The Rule of Law and Tinkerbell

What follows is an abridged version of a 12/21/2018 “Education and Freedom” post; the content may be especially relevant as we near the 2020 Presidential Election and consider what may lie beyond Election Day.

What we have been witnessing since 2016 is a continuation of the classic scenario that wannabe autocrats follow as they cement their illicit authority over, We The People. As my spouse will readily affirm, I have long been a worst-case-scenario kind of guy. Three years ago, when America’s political world began to be turned upside down, I shared my view with anyone who would listen that we were looking at the beginning of the end of our Republic, which elicited universal but friendly rebukes based upon the belief that, in America, one person can never be above the law, a point of view endlessly echoed by pundits in progressive media echo chambers.

My retort has been that the Constitution, the Bill of Rights, and all of the laws that have followed are written on fragile, easily destroyed paper. Those documents have no magical powers, and anyone with sufficient power—ill-gotten or otherwise—can choose to circumvent and/or ignore them.

The power of which I spoke then and write about now is not the power of The Rule of Law, which is a mythical power that depends upon the Tinkerbell Effect; rather, it is the power that comes from an ability to instill fear in the minds of a critical mass of citizens—fears of significant material loss, of unjust incarceration, torture, and/or fear of death—fears used by an autocrat in order to force that critical mass into compliance. Imagine, for example, the treasure trove of treason that is the sum of Facebook posts and Tweets ready for pillaging by an autocrat looking to punish opponents.

Human history is replete with thousands of examples of this use and abuse of power from playground bullies to Al Capone, Adolf Hitler and Attila the Hun, each of whom manifest our primate legacy: the instinctive need of some (almost always) males to seek and ascend to positions of power coupled with the instinctive response of the majority of a clan (or nation) to acquiesce in the face of fear.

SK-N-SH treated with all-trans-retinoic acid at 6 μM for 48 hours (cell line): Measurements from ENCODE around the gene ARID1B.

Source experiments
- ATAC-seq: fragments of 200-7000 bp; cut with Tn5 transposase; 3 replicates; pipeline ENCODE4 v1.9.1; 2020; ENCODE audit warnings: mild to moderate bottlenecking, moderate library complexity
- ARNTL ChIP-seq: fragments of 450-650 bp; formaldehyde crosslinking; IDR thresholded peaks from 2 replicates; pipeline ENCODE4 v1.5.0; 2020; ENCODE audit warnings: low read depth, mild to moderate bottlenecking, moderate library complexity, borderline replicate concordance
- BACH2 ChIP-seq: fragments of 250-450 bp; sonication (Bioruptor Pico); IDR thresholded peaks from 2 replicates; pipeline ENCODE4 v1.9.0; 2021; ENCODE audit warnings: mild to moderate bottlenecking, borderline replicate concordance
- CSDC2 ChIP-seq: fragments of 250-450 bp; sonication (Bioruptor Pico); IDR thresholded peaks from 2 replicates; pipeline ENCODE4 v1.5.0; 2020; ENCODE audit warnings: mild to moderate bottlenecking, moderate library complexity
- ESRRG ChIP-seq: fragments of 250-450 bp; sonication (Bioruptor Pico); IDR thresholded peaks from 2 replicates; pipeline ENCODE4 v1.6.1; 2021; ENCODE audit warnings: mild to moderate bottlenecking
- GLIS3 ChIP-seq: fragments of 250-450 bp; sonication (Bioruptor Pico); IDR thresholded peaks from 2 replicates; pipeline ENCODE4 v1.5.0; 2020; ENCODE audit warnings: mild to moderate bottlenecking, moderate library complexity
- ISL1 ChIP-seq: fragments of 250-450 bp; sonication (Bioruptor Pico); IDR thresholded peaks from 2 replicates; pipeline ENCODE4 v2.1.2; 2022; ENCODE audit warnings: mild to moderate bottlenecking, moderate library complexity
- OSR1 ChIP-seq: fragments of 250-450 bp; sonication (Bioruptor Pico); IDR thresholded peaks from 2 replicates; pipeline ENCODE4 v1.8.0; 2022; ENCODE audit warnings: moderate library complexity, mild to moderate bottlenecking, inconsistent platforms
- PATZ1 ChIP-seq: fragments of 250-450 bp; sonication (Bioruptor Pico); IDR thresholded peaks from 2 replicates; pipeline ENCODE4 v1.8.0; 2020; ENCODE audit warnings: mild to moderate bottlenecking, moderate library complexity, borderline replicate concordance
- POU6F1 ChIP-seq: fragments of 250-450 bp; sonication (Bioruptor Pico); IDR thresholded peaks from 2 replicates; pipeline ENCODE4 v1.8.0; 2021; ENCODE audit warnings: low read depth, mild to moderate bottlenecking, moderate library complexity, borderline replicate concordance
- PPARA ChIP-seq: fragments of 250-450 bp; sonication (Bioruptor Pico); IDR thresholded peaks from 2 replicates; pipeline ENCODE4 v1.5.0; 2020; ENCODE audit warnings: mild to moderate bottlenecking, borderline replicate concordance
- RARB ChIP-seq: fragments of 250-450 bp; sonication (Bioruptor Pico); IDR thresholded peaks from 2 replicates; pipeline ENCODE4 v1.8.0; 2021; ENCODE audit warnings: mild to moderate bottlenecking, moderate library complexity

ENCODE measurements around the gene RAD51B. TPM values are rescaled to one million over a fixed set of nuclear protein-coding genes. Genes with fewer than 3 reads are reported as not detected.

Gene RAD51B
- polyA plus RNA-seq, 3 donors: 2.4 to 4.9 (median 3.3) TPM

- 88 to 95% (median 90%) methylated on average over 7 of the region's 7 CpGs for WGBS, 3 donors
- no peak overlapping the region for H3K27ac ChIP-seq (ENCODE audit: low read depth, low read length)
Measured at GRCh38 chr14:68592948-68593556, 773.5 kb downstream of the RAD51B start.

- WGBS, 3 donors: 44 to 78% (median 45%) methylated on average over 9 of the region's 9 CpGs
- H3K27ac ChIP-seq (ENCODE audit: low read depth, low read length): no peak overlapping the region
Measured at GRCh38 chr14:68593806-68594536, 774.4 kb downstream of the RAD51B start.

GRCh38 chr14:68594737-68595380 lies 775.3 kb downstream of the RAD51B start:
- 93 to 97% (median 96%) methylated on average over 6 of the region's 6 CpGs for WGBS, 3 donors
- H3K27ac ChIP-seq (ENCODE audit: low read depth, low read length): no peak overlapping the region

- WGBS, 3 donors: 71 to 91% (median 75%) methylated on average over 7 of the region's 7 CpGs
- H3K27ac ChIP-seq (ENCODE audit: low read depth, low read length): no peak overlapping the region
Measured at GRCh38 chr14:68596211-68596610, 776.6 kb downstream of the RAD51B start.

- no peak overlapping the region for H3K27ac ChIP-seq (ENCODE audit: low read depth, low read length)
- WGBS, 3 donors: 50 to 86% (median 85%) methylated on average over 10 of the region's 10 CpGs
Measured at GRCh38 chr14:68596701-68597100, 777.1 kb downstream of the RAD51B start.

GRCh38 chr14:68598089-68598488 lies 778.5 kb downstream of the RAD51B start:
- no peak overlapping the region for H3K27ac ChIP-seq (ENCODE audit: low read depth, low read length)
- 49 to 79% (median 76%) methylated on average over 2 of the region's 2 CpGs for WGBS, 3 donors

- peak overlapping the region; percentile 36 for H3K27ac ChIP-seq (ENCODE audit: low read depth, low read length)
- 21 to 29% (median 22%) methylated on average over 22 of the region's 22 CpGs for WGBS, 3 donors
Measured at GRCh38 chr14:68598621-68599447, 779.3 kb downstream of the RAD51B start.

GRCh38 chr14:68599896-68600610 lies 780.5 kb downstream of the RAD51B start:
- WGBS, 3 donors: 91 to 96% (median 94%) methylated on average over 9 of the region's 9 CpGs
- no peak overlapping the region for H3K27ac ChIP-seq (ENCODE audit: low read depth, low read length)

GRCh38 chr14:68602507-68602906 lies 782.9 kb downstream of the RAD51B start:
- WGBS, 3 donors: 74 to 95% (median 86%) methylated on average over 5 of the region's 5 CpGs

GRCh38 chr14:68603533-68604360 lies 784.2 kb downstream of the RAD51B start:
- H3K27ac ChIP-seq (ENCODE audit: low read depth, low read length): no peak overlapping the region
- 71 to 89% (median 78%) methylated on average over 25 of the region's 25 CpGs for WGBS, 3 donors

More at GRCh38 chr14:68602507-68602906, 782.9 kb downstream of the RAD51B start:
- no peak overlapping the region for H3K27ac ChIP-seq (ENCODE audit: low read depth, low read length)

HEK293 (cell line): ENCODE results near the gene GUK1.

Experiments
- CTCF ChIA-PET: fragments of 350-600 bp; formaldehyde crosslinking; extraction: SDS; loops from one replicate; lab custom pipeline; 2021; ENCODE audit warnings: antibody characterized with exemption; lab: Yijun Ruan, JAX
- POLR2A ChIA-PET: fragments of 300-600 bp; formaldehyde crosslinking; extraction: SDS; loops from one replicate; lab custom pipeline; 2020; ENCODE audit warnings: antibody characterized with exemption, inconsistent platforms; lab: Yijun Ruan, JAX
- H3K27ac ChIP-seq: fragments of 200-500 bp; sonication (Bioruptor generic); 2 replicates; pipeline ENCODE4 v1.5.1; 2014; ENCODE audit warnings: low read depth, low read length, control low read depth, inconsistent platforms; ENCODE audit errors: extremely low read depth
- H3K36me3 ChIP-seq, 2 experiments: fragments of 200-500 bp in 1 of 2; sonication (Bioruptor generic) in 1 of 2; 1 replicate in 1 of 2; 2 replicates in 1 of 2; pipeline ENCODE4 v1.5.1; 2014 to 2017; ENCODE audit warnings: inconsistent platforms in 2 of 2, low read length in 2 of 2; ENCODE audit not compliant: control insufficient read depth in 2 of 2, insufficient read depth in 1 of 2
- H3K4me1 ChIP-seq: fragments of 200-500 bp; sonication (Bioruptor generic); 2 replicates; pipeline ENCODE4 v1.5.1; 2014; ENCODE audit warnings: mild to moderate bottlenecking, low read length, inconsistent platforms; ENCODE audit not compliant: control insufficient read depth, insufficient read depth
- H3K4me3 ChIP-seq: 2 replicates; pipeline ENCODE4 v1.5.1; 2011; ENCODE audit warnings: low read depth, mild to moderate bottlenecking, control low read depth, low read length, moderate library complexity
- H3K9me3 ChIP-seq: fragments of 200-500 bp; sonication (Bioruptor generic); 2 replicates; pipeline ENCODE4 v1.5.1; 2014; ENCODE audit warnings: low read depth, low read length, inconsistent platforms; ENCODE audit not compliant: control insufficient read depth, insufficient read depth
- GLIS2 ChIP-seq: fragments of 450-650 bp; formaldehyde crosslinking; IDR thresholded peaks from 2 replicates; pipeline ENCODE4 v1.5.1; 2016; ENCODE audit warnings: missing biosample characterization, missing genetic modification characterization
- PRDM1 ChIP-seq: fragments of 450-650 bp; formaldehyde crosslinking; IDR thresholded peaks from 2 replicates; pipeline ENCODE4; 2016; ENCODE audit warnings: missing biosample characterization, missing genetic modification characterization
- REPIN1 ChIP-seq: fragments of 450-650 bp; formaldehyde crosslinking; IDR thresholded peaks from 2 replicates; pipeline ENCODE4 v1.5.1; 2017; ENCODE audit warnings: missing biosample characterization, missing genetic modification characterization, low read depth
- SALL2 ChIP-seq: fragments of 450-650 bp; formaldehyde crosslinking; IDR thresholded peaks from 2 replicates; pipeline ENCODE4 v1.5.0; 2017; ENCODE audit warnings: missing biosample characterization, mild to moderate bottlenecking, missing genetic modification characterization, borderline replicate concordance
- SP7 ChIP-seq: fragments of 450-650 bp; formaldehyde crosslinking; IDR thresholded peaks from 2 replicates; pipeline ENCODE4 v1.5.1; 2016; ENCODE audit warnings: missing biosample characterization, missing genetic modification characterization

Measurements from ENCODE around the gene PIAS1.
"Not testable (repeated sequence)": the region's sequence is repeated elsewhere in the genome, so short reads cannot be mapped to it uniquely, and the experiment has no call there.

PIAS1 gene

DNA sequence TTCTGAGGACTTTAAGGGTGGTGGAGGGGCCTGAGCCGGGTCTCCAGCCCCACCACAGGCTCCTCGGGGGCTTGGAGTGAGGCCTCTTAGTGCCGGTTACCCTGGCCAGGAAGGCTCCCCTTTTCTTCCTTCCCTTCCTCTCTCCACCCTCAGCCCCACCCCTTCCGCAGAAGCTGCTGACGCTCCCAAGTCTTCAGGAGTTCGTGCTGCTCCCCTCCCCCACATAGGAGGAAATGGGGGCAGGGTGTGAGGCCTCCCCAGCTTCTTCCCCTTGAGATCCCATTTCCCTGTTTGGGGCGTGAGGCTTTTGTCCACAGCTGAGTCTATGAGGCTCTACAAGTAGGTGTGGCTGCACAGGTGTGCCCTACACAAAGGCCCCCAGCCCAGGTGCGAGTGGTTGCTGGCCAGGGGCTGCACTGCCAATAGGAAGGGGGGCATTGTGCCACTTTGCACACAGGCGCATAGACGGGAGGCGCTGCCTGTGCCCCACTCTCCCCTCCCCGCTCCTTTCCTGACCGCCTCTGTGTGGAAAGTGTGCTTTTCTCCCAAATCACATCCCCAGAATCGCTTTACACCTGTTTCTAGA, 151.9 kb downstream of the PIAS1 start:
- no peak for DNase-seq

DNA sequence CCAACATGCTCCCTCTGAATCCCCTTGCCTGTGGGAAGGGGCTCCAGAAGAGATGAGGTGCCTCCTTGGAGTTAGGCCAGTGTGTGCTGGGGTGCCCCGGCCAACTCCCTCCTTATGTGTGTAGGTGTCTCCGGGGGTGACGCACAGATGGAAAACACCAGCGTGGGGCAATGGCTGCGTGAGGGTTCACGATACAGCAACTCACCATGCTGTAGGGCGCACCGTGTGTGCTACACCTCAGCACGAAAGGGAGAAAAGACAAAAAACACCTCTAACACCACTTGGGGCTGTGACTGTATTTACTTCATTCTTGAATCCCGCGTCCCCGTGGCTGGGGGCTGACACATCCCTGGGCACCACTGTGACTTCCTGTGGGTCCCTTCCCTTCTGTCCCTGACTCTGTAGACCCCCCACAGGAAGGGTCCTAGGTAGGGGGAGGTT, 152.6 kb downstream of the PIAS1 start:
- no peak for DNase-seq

There is no difference in effect between the results of Adolf Hitler’s actions and the actions of a dominant silverback gorilla, actions which the latter uses to dominate his troop and the former used to dominate a nation. The principal difference between the two is that a silverback uses his personal size and strength to overcome opposition and maintain control, while the strategies used by dominant male humans are more complex but no less effective.

Driven by what some authorities suggest was a pathological narcissism, Adolf Hitler dominated a nation by using deceits, most notably the practice of blaming scapegoats for his country’s ills, and by relying upon media outlets eager to curry favor, the rise of military and justice subordinates willing to do his bidding, and by exploiting the inability of millions of his countrymen to understand and foresee the negative consequences of absolute power in the modern world.

When Hitler was appointed Chancellor in 1933, Germany had a constitution. The Weimar Constitution had articles and paragraphs and expectations by which the nation was to be governed. The government and people of Germany took for granted that the Rule of Law as outlined by the Weimer Constitution would be followed. The Weimer Constitution was different in specific content from the United States Constitution, but it was exactly alike when it came to being printed on paper.

Gorilla societies, we know, are guided by power pure and simple. When a stronger silverback appears, he literally overthrows the existing leader if he can, after which the troop responds to the whims and wishes of the new boss. We assume that our American society is far more sophisticated because it is guided by the Rule of Law; unfortunately, the Rule of Law is a myth, a beautiful contrivance of truths and beliefs that not only transcend primate instincts; the Rule of Law contradicts those instincts, so that a society in compliance with the Rule of Law can rise above the world of fang and claw, which is the natural world in which humans not only fear to tread: most of us think we are beyond its reach.

Living in a nation where the Rule of Law is unquestioned due to delusion, complacency or ignorance or all three—as sometimes happens with myths—there can come a time when the Rule of Law is accepted as being as unmovable as the Rock of Gibraltar. It is then when the Reverse Tinkerbell Effect ascends, and the Rule of Law becomes vulnerable to the pathological, narcissistic needs of a Tyrant who understands that the Rule of Law only exists when everyone wholeheartedly and sincerely believes in it and acts accordingly.